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Bayes Rule and Bayes Classifiers

Andrew W. Moore

awm_at_cs.cmu.edu 412-268-7599 http//www.cs.cmu.edu/

awm/tutorials

Outline

- Reasoning with uncertainty
- Also known as probability
- This is a fundamental building block
- Its really going to be worth it

Discrete Random Variables

- A is a Boolean-valued random variable if A

denotes an event, and there is some degree of

uncertainty as to whether A occurs. - Examples
- A The next patient you examine is suffering

from inhalational anthrax - A The next patient you examine has a cough
- A There is an active terrorist cell in your city

Probabilities

- We write P(A) as the fraction of possible worlds

in which A is true - We could at this point spend 2 hours on the

philosophy of this. - But we wont.

Visualizing A

Event space of all possible worlds

P(A) Area of reddish oval

Worlds in which A is true

Its area is 1

Worlds in which A is False

The Axioms Of Probability

The Axioms Of Probability

- 0 lt P(A) lt 1
- P(True) 1
- P(False) 0
- P(A or B) P(A) P(B) - P(A and B)

The area of A cant get any smaller than 0

And a zero area would mean no world could ever

have A true

Interpreting the axioms

- 0 lt P(A) lt 1
- P(True) 1
- P(False) 0
- P(A or B) P(A) P(B) - P(A and B)

The area of A cant get any bigger than 1

And an area of 1 would mean all worlds will have

A true

Interpreting the axioms

- 0 lt P(A) lt 1
- P(True) 1
- P(False) 0
- P(A or B) P(A) P(B) - P(A and B)

Interpreting the axioms

- 0 lt P(A) lt 1
- P(True) 1
- P(False) 0
- P(A or B) P(A) P(B) - P(A and B)

A

P(A or B)

B

B

P(A and B)

Simple addition and subtraction

These Axioms are Not to be Trifled With

- There have been attempts to do different

methodologies for uncertainty - Fuzzy Logic
- Three-valued logic
- Dempster-Shafer
- Non-monotonic reasoning
- But the axioms of probability are the only system

with this property - If you gamble using them you cant be

unfairly exploited by an opponent using some

other system di Finetti 1931

Another important theorem

- 0 lt P(A) lt 1, P(True) 1, P(False) 0
- P(A or B) P(A) P(B) - P(A and B)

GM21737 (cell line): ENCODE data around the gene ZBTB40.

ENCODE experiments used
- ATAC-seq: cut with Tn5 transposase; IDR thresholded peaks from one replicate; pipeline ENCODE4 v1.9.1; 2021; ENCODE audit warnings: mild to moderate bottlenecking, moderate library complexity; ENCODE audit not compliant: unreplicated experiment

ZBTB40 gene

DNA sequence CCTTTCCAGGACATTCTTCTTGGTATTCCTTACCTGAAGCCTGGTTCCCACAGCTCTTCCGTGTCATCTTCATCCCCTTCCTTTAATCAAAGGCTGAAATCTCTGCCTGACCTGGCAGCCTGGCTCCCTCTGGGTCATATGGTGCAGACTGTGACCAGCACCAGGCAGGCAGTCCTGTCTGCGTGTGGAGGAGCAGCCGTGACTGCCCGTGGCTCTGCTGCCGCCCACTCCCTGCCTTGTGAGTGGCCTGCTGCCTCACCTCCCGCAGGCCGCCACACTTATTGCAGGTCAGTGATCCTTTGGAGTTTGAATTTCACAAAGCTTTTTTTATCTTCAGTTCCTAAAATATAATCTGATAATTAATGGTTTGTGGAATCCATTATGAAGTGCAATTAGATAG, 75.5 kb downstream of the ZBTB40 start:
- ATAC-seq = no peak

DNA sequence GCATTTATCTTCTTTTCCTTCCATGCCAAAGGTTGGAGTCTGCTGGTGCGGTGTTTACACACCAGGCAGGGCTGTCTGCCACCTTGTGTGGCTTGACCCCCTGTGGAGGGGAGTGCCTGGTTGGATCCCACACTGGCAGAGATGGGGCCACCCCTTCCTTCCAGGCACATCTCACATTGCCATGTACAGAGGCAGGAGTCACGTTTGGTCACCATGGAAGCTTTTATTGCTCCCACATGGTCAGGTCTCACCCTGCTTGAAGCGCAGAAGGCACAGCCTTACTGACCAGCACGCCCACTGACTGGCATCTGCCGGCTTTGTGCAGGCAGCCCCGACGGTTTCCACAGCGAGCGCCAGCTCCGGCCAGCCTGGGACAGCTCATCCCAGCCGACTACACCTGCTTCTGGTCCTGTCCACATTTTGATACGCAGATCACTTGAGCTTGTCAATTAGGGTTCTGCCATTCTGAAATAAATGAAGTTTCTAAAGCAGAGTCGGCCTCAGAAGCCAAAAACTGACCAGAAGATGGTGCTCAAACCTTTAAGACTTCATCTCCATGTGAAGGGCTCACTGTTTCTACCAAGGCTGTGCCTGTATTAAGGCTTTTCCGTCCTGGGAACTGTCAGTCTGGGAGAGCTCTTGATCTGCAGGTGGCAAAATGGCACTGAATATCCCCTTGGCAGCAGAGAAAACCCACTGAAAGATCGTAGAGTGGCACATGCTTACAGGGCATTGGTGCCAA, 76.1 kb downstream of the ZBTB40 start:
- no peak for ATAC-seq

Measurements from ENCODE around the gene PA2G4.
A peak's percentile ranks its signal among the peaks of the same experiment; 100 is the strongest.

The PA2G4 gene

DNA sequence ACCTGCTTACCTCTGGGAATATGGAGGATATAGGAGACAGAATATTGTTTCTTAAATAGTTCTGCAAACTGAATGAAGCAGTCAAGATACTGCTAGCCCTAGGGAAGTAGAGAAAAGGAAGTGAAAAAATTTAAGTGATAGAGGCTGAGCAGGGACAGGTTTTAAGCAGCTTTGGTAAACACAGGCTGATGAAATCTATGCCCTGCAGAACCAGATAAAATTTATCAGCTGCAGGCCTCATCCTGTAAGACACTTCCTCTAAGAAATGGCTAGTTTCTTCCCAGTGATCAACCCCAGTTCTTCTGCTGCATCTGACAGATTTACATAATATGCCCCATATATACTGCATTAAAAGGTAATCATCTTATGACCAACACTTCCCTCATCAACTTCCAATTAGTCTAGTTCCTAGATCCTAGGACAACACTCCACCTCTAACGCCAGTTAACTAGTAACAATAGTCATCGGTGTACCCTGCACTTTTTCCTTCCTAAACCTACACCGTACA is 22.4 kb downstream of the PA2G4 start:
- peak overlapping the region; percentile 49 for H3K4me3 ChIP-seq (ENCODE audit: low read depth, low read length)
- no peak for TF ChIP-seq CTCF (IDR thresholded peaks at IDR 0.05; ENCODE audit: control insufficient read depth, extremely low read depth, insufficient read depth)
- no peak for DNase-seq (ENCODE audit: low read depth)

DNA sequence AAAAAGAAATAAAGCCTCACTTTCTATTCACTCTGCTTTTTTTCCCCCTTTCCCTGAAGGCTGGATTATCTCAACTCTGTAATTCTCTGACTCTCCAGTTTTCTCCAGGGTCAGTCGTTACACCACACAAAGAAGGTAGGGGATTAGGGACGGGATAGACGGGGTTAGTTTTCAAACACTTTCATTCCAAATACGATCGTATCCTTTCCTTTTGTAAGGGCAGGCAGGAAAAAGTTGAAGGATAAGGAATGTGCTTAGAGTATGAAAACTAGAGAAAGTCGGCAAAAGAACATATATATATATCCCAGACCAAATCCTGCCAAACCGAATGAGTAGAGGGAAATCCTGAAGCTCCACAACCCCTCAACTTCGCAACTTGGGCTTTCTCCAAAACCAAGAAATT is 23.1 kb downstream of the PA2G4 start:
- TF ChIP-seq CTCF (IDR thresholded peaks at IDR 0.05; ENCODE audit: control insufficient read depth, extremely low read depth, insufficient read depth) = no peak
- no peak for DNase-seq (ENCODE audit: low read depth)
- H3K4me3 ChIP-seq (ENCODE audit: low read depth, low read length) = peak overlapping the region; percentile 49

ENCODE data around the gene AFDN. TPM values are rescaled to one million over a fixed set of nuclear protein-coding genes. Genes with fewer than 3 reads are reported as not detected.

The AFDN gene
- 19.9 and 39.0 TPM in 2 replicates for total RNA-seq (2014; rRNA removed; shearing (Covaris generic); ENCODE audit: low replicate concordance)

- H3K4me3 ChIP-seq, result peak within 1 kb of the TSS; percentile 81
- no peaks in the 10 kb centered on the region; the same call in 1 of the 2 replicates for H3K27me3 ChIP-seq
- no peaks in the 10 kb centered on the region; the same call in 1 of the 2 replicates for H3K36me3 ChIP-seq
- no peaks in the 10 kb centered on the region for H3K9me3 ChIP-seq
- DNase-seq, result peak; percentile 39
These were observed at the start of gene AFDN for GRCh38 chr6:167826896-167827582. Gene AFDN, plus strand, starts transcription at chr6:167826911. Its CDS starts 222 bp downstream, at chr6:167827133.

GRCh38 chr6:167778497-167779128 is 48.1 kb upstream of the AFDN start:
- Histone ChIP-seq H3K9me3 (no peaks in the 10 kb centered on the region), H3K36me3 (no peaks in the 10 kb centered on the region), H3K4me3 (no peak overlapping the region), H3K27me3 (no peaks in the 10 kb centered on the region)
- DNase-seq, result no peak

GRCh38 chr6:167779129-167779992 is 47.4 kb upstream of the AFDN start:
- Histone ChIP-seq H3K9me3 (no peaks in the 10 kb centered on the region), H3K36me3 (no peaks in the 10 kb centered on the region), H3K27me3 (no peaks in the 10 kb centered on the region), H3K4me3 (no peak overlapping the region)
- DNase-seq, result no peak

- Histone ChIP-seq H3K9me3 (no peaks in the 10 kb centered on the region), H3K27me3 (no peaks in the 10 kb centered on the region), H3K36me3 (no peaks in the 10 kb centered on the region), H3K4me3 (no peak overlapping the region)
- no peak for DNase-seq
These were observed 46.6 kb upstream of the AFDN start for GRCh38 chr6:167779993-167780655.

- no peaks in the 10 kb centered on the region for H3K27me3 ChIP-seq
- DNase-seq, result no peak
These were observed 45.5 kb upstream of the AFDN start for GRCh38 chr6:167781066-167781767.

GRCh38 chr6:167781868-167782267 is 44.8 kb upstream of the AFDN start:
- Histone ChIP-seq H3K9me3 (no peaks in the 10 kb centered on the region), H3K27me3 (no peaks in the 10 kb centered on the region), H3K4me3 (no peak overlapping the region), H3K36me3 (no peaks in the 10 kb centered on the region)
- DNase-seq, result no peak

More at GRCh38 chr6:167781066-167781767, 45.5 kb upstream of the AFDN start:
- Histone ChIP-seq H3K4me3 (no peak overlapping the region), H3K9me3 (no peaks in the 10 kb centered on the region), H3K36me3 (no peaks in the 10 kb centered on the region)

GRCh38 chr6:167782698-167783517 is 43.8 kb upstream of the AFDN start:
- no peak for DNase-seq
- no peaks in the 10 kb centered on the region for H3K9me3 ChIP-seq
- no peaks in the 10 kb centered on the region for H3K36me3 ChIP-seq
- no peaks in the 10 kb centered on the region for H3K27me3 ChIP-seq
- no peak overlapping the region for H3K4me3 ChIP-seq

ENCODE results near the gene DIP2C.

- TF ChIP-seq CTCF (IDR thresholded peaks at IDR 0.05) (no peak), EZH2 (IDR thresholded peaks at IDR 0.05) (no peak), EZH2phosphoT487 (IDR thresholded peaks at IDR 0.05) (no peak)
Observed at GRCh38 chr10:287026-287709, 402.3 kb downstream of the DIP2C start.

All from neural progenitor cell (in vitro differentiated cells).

- From these we can prove
- P(A) P(A and B) P(A and not B)

A

B

Conditional Probability

- P(AB) Fraction of worlds in which B is true

that also have A true

H Have a headache F Coming down with

Flu P(H) 1/10 P(F) 1/40 P(HF)

1/2 Headaches are rare and flu is rarer, but if

youre coming down with flu theres a 50-50

chance youll have a headache.

F

H

Conditional Probability

P(HF) Fraction of flu-inflicted worlds in

which you have a headache worlds with flu and

headache ------------------------------------

worlds with flu Area of H and F

region ------------------------------

Area of F region P(H and F)

--------------- P(F)

H Have a headache F Coming down with

Flu P(H) 1/10 P(F) 1/40 P(HF) 1/2

Definition of Conditional Probability

P(A and B) P(AB)

----------- P(B)

Corollary The Chain Rule

P(A and B) P(AB) P(B)

Probabilistic Inference

H Have a headache F Coming down with

Flu P(H) 1/10 P(F) 1/40 P(HF) 1/2

One day you wake up with a headache. You think

Drat! 50 of flus are associated with headaches

so I must have a 50-50 chance of coming down with

flu Is this reasoning good?

Probabilistic Inference

H Have a headache F Coming down with

Flu P(H) 1/10 P(F) 1/40 P(HF) 1/2

P(F and H) P(FH)

Probabilistic Inference

H Have a headache F Coming down with

Flu P(H) 1/10 P(F) 1/40 P(HF) 1/2

What we just did

- P(A B) P(AB) P(B)
- P(BA) ----------- ---------------
- P(A) P(A)
- This is Bayes Rule

Bayes, Thomas (1763) An essay towards solving a

problem in the doctrine of chances. Philosophical

Transactions of the Royal Society of London,

53370-418

Bad Hygiene

Good Hygiene

- You are a health official, deciding whether to

investigate a restaurant - You lose a dollar if you get it wrong.
- You win a dollar if you get it right
- Half of all restaurants have bad hygiene
- In a bad restaurant, ¾ of the menus are smudged
- In a good restaurant, 1/3 of the menus are

smudged - You are allowed to see a randomly chosen menu
- Whats the probability that the restaurant is bad

if the menu is smudged?

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Bayesian Diagnosis

Buzzword Meaning In our example Our examples value

True State The true state of the world, which you would like to know Is the restaurant bad?

Bayesian Diagnosis

Buzzword Meaning In our example Our examples value

True State The true state of the world, which you would like to know Is the restaurant bad?

Prior Prob(true state x) P(Bad) 1/2

Bayesian Diagnosis

Buzzword Meaning In our example Our examples value

True State The true state of the world, which you would like to know Is the restaurant bad?

Prior Prob(true state x) P(Bad) 1/2

Evidence Some symptom, or other thing you can observe Smudge

Bayesian Diagnosis

Buzzword Meaning In our example Our examples value

True State The true state of the world, which you would like to know Is the restaurant bad?

Prior Prob(true state x) P(Bad) 1/2

Evidence Some symptom, or other thing you can observe

Conditional Probability of seeing evidence if you did know the true state P(SmudgeBad) 3/4

Conditional Probability of seeing evidence if you did know the true state P(Smudgenot Bad) 1/3